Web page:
Gas giant protoplanets formed by disk instability in binary star systems.
Abstract (from CDS):
Gas giant planets have been discovered in binary or triple star systems with a range of semimajor axes. We present a new suite of three-dimensional radiative gravitational hydrodynamics models suggesting that binary stars may be quite capable of forming planetary systems similar to our own. One difference between the new and previous calculations is the inclusion of artificial viscosity in the previous work, leading to significant conversion of disk kinetic energy into thermal energy in shock fronts and elsewhere. New models are presented showing how vigorous artificial viscosity can help to suppress clump formation. The new models with binary companions do not employ any explicit artificial viscosity and also include the third (vertical) dimension in the hydrodynamic calculations, allowing for transient phases of convective cooling. The new calculations of the evolution of initially marginally gravitationally stable disks show that the presence of a binary star companion may actually help to trigger the formation of dense clumps that could become giant planets. Earth-like planets would form much later in the inner disk regions by the traditional collisional accumulation of progressively larger, solid bodies. We also show that in models without binary companions, which begin their evolution as gravitationally stable disks, the disks evolve to form dense rings, which then break up into self-gravitating clumps. The latter models suggest that the evolution of any self-gravitating disk with sufficient mass to form gas giant planets is likely to lead to a period of disk instability, even in the absence of a trigger such as a binary star companion.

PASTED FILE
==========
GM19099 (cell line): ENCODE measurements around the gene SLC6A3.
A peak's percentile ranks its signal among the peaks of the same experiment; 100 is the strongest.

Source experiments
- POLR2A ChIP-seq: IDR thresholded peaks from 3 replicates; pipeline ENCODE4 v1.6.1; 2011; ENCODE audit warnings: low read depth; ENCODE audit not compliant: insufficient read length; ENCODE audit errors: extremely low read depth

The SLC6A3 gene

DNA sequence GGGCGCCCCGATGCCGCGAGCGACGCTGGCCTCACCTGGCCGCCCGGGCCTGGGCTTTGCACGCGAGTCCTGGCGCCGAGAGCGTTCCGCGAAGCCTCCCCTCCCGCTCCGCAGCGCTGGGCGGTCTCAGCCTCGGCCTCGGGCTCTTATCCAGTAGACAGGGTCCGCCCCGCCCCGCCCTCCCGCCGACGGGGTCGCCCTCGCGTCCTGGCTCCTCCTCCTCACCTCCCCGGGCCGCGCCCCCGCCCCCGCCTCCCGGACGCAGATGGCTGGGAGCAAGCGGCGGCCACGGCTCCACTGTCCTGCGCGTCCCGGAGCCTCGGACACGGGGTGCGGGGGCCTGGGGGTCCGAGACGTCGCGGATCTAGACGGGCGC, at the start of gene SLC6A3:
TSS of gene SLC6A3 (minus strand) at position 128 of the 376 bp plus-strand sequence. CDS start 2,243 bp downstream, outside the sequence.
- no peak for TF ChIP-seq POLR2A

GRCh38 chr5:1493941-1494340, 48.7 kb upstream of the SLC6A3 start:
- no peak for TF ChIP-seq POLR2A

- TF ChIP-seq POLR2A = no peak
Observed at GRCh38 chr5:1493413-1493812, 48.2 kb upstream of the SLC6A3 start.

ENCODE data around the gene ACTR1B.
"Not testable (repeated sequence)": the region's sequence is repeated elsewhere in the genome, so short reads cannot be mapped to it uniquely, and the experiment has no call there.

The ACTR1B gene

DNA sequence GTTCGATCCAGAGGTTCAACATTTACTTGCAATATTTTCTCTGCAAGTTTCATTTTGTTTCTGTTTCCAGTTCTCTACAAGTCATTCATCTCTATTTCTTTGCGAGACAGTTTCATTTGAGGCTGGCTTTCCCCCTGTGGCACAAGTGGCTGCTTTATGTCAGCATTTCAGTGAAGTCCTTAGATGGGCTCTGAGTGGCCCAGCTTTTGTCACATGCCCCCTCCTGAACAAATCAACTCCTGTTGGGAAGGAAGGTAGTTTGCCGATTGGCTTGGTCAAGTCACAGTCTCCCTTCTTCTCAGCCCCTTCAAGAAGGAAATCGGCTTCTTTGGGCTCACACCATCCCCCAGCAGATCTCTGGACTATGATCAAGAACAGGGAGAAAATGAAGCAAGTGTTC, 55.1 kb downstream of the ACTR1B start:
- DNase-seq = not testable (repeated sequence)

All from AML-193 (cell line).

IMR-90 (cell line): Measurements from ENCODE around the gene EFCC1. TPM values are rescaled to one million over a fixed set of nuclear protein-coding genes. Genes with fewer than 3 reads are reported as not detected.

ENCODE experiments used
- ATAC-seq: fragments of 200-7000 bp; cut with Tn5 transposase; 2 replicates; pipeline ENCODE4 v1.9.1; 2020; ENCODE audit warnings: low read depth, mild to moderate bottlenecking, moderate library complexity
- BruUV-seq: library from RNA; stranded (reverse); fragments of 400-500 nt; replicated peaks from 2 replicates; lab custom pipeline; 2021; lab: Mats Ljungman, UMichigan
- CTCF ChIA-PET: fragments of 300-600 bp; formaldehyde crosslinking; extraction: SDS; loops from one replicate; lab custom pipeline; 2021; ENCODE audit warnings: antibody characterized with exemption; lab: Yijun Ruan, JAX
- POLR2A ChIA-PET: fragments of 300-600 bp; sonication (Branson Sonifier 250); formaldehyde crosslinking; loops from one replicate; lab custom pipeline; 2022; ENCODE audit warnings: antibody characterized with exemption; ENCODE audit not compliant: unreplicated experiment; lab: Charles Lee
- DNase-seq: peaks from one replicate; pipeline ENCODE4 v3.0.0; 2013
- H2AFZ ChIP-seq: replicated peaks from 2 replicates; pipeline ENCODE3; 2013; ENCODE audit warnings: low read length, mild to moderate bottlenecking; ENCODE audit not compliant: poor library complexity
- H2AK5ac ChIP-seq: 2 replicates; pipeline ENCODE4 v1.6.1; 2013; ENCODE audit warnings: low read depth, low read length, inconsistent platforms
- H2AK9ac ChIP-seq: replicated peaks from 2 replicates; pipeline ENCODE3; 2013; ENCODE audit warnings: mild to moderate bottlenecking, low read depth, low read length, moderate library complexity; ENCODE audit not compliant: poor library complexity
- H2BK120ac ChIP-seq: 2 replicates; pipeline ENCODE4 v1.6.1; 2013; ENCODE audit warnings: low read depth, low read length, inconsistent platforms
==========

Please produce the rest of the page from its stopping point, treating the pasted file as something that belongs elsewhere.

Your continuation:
Accretion, Accretion Disks - Stars: Planetary Systems - Stars: Planetary Systems: Protoplanetary Disks - Solar System: Formation